protest and gaza

The feet of one of three Palestinian siblings from the Al-samoni family, killed by an Israeli tank shell, are seen in the mortuary of Al-Shifa hospital, on January 5, 2009 in Gaza City. Seven members from the Al-samoni family were killed including the mother, three children and a baby, when an Israeli shell struck their house south of Gaza city. (Abid Katib/Getty Images,

Marc Ambinder writes

Many a friend has asked me what I think of the Israeli invasion. I have some private thoughts on the subject, but they’re not particularly interesting. I’ve studied enough, prayed enough, spent enough time in Israel to get the hang of why the conflict appears so tragic and intractable…

and tries to recruit some thoughts from Jeff Goldberg, an Israeli reporter. Jeff writes that

…nothing works for very long in the Middle East. Gaza is where dreams of reconciliation go to die. Gaza is where the dream of Palestinian statehood goes to die; Gaza is where the Zionist dream might yet die. […] My paralysis isn’t an analytical paralysis. It’s the paralysis that comes from thinking that maybe there’s no way out. Not out of Gaza, out of the whole thing.”

Here, journalists on the ground in Gaza talk to a Current Vanguard reporter:

What has happened in Gaza is/was, as far as I can tell, cruel, pointless, and another example of how little we know as human beings about how not to totally fuck everything up. It is nauseating to watch the father lamenting the death of his daughter, alive just two hours before. I feel that I have to respond, but in the face of this overwhelming suffering and with such overwhelming problems, is that the right way to be thinking? The above smart people who have actually been there, etc., sound like they are stating the truth of the situation to me; for my own actions, that is where I would leave it (with thanks that U.S. role in the region will probably be a lot different with Obama). But I have been prompted by other people to do more to protest the obscene amounts of innocent death in Gaza, through small gestures like groups on Facebook or marching in protests with signs. It feels wrong and weirdly beside the point to me, but a lot of people feel strongly about it, so here goes.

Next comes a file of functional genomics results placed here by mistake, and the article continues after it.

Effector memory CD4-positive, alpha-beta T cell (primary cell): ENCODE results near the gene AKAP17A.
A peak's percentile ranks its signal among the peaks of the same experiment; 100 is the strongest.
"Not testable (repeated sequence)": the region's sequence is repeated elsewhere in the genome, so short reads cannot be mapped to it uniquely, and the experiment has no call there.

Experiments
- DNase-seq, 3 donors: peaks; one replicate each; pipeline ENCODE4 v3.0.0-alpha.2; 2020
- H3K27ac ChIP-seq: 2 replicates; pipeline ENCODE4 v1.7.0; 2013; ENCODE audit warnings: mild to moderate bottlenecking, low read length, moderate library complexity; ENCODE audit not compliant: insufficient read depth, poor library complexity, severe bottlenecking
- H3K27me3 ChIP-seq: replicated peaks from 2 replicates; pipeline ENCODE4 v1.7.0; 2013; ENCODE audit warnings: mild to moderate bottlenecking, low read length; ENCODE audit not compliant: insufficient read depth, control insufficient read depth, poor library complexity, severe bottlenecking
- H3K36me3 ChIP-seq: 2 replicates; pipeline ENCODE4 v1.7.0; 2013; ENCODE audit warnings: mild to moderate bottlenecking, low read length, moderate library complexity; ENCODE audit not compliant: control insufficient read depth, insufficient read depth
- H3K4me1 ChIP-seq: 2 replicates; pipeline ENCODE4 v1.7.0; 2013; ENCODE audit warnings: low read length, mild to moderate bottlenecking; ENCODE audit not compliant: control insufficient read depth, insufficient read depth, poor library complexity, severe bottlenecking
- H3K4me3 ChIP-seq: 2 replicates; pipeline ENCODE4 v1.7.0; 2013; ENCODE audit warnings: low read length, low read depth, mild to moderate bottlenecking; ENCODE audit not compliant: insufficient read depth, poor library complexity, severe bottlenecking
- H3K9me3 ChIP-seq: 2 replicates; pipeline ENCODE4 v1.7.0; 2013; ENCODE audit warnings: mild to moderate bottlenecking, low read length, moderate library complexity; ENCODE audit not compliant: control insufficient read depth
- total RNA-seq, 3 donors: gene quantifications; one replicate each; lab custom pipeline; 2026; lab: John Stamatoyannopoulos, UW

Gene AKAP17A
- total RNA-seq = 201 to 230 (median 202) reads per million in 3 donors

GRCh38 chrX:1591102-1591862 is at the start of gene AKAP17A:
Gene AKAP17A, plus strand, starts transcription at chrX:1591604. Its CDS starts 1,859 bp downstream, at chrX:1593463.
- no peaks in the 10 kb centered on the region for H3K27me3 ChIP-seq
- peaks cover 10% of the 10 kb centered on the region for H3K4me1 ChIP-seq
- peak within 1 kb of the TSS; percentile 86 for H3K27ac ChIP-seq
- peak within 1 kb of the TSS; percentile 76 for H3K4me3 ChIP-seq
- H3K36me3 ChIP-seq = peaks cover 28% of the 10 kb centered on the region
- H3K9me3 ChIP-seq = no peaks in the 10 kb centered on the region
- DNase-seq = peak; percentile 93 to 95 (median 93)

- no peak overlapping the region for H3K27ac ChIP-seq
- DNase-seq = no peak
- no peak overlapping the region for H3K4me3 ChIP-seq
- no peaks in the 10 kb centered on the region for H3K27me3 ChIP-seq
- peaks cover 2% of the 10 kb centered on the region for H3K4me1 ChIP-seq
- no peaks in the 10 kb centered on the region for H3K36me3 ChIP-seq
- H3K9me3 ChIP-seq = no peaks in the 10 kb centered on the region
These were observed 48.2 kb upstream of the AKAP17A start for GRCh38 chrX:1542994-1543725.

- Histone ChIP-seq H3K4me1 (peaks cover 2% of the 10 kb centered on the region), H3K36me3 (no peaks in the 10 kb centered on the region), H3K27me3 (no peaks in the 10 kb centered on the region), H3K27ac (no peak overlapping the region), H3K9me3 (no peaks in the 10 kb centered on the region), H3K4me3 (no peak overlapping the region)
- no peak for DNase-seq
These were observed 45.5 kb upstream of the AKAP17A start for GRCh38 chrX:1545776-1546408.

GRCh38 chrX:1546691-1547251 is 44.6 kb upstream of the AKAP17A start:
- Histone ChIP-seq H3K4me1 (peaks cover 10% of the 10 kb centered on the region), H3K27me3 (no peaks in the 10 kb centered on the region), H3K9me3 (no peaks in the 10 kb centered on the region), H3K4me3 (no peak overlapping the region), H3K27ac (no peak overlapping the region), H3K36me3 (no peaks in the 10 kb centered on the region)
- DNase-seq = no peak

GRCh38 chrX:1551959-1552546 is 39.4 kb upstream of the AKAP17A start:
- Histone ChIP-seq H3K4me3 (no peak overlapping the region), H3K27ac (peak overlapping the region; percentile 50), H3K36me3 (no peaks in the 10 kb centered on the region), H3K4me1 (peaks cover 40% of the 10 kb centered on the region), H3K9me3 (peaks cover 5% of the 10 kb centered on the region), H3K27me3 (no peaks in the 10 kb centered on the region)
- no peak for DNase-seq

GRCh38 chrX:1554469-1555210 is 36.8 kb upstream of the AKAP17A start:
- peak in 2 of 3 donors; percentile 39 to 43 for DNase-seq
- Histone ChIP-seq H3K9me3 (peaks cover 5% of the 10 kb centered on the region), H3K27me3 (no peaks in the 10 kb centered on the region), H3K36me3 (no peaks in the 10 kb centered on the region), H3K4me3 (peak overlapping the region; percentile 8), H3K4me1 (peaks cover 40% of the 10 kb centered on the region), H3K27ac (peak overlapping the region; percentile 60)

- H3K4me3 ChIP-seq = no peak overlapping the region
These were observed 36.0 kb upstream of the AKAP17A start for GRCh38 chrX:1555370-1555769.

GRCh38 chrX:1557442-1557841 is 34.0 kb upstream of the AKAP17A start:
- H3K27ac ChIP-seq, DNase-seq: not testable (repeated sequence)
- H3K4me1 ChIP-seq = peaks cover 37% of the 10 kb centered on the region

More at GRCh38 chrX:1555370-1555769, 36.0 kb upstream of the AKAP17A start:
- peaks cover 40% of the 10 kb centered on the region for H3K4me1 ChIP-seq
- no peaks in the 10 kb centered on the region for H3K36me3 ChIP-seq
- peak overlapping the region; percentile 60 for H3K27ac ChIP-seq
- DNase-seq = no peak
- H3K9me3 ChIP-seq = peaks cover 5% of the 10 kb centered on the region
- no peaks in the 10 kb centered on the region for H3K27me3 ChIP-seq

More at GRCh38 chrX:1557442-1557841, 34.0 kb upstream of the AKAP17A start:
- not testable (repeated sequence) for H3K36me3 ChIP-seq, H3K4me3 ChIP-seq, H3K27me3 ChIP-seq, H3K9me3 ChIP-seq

As best I can tell, whatever solutions can be found to change, even in small ways, the situation will come not from protests or activism. Everyone who is at all directly connected to the conflict is desperately aware what everyone thinks, and has their own idea of justice worked out. Protests have become background noise, even at a large scale; a hundred million Europeans protesting couldn’t stop Bush from invading Iraq. Politics has changed a great deal, and needs new tactics. (I have some ideas about that, but most people seem to be protesters, cynics, or oblivious, so I have some issues with finding someone who gives a shit.) Protest may be better than doing nothing, but that is about all it is. Like Marc, I am aware of how beside the point my own judgments and needs for action are, yet keep trying to create some activity, find something to do to push away the horror as it unfolds.

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